“If I had made botanical drawings and paintings like I had in the past, this would have been no different than my previous similar experiences with the institutions that placed me by the public bathrooms, and in horribly lit, uncomfortable and inconvenient spaces,” Wong said.
Wong wrote a longer explanation of the dispute on her website and social media accounts.
“The CMCA has the privilege to decide who gets to be seen and how,” Wong wrote. “What were they hoping to say to the community of Chinese and Asian Americans in Maine? That the best place to celebrate our culture is in the back, by the public bathrooms, and at night when no one is around to see us?”
Wong mounted a protest with her installation “Context Is Everything in the Year of the Rabbit,” an elegant red wall with golden cloud designs and hand-folded paper cranes hanging before it. The Chinese characters on the wall spell out “Take Down White Supremacy” and “Institutional Equality for People of Color.”
“While the CMCA stated that ‘This space is not for BIPOC artists only,’” writes Wong, “they have thoroughly failed to account for how, as an institution, they can be complicit in upholding white supremacy and are able to perpetuate harm through curatorial decisions.”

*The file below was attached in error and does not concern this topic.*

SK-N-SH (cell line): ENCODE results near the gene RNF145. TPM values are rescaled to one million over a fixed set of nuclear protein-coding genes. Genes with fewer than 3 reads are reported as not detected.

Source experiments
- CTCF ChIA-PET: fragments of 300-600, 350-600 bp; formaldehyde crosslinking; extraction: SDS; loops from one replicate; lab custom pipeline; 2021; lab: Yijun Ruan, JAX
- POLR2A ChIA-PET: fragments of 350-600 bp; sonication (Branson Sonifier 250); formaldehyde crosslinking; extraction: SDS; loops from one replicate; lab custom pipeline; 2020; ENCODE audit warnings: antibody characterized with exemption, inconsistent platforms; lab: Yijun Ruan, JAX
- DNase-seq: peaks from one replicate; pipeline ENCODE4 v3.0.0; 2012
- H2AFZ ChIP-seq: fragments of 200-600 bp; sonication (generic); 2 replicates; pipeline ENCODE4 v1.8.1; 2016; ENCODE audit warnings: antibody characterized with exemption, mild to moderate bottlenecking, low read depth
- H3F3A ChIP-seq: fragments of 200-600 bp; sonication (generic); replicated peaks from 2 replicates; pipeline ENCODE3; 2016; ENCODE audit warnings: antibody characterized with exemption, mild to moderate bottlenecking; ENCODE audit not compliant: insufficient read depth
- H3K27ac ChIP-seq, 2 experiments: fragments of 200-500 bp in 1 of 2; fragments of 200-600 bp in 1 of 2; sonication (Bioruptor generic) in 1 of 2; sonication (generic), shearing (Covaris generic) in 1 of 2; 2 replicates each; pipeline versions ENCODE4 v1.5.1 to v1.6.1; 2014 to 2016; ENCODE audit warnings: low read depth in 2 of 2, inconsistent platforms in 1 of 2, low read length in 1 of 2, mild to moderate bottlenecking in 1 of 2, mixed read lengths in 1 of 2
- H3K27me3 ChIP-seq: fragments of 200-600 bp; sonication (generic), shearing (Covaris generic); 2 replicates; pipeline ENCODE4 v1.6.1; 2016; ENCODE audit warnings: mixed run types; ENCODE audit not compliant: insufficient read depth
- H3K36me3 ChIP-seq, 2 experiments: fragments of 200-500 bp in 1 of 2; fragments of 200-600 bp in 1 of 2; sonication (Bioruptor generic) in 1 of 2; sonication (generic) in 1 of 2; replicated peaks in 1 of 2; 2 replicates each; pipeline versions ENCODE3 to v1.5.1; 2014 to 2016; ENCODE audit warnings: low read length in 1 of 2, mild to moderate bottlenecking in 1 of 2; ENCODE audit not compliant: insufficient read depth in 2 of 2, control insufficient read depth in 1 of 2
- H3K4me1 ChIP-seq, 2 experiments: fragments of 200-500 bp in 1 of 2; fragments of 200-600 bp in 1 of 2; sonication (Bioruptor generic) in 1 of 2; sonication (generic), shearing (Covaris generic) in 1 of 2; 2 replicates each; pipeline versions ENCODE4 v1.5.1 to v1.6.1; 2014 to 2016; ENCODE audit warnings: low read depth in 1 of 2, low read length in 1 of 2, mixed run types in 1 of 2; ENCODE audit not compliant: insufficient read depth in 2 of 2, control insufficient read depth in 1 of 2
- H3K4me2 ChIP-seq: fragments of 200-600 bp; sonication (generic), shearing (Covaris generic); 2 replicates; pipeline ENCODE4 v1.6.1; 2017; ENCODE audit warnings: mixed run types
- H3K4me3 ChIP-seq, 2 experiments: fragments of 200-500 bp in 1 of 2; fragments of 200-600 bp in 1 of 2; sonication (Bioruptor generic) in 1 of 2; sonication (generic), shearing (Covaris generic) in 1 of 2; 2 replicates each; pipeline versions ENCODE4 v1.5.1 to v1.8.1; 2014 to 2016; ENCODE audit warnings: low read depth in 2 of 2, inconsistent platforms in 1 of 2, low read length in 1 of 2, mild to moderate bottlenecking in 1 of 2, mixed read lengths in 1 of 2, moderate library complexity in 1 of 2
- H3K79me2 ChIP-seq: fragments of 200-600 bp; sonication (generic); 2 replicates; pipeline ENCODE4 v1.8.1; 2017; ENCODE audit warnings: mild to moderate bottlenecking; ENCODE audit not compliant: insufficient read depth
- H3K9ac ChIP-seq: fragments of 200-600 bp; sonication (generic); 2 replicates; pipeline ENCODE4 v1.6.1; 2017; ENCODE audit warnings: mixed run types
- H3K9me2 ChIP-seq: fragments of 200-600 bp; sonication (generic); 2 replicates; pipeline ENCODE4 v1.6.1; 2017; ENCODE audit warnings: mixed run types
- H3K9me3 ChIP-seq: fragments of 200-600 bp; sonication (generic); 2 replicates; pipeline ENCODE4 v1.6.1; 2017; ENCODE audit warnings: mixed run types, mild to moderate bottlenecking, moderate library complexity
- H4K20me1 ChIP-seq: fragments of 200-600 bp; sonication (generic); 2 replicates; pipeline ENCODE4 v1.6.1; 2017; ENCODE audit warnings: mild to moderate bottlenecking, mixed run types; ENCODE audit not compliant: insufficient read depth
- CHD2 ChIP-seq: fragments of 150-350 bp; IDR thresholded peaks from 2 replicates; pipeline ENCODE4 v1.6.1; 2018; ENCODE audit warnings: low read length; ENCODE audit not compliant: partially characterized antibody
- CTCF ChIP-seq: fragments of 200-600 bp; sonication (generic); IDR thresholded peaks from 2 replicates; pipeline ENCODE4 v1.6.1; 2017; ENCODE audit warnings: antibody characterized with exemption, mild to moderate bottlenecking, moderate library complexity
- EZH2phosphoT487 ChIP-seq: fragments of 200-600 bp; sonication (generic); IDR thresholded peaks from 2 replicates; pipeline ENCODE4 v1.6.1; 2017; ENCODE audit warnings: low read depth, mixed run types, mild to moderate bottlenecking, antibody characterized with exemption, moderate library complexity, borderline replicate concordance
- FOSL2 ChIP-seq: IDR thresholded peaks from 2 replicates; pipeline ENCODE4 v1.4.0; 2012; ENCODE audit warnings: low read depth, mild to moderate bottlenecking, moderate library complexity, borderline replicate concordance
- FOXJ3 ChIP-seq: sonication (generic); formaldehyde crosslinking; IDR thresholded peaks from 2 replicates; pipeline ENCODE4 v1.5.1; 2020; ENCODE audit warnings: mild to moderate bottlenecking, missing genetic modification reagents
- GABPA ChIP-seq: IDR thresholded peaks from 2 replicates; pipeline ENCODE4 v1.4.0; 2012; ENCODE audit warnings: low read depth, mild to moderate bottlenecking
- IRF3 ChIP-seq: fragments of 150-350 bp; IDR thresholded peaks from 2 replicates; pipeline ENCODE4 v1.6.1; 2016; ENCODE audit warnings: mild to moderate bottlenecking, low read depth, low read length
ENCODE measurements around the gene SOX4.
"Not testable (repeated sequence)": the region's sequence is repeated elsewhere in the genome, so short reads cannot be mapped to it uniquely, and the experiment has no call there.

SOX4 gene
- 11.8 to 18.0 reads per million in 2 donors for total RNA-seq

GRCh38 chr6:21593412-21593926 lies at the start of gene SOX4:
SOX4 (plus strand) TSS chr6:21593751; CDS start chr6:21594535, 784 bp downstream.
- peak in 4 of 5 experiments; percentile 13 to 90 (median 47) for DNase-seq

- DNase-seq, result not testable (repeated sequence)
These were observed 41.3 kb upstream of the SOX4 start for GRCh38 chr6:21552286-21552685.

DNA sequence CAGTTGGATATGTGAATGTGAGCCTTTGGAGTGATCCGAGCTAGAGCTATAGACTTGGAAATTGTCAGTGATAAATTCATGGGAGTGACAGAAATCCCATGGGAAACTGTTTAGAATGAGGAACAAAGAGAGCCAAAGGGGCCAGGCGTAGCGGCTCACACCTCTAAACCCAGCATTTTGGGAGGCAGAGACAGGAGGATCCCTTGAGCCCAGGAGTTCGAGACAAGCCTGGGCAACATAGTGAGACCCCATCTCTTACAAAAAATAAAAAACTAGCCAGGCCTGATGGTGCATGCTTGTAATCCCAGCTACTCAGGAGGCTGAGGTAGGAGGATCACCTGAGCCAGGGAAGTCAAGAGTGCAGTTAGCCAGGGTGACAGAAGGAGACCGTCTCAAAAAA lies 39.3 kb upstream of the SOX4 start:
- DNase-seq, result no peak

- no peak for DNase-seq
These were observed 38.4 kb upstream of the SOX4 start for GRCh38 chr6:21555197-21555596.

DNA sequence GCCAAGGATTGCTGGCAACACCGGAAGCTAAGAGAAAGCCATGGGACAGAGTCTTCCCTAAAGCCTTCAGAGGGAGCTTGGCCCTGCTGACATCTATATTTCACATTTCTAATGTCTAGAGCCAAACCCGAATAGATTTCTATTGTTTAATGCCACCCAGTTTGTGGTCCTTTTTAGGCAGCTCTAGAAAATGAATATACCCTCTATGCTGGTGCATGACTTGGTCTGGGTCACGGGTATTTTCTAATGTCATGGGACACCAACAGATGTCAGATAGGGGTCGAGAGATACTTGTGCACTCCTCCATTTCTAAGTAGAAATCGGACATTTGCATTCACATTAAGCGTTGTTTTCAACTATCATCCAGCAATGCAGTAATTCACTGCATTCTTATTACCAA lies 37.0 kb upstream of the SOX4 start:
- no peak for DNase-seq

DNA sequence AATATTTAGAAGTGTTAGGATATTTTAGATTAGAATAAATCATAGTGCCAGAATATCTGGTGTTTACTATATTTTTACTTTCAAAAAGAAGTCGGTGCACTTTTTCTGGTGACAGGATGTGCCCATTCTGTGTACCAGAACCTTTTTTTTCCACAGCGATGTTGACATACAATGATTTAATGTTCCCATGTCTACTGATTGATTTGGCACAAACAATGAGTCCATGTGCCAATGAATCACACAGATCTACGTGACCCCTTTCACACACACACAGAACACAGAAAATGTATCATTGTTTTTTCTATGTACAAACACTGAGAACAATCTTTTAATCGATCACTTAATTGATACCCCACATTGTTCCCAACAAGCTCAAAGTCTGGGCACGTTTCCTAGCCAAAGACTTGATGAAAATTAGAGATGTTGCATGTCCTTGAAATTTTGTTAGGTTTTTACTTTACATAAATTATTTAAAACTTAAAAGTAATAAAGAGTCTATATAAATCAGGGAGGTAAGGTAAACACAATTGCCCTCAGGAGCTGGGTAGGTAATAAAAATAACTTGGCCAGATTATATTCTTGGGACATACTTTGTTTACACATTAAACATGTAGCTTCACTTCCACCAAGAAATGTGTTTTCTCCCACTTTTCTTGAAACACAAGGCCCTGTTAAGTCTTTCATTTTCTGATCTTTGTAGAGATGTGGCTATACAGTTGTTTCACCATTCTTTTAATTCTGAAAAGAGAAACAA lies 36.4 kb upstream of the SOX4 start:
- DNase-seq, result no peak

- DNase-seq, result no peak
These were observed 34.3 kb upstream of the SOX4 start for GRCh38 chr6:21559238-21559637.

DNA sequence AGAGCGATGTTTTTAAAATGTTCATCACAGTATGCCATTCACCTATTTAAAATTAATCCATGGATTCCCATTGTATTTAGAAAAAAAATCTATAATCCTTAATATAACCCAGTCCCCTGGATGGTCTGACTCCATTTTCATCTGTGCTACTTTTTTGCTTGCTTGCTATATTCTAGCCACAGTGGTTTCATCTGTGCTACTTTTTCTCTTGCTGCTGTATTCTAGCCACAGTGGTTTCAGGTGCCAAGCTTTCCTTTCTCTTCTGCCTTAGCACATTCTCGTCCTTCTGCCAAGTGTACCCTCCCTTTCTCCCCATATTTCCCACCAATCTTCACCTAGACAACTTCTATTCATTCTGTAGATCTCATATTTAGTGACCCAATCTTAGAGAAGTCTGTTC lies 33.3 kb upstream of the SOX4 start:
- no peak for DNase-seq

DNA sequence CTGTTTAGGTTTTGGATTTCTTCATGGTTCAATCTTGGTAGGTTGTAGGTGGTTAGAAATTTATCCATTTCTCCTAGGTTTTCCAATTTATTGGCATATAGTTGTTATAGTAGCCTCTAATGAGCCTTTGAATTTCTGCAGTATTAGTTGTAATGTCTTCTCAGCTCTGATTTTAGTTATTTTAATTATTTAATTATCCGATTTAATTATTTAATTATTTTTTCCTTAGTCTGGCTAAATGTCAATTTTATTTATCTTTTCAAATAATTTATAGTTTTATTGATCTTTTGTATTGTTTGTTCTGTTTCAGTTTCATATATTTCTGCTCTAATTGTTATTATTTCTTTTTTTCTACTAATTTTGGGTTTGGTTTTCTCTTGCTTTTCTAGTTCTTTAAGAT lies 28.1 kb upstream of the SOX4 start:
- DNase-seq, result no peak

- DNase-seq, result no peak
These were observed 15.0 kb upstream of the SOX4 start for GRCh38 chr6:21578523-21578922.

CMCA director Timothy Peterson said the gallery responded to Wong’s concerns by relocating her art and extending an invitation to discuss the matter.
“There are two sides to every situation — and mutual understanding is tremendously important,” said Peterson. “Under the current administration, CMCA has radically increased diversity among exhibiting artists in race, gender, age, and sexual orientation, and has strived to remove economic barriers for visitor participation.
“That said, CMCA staff do not have all the answers. Instead, we are continually seeking to grow in conversation with artists and our communities at large. This requires ongoing listening, learning, collaboration, open dialog and trust. The invitation we extended to Evelyn Wong remains open.”
Edgar Allen Beem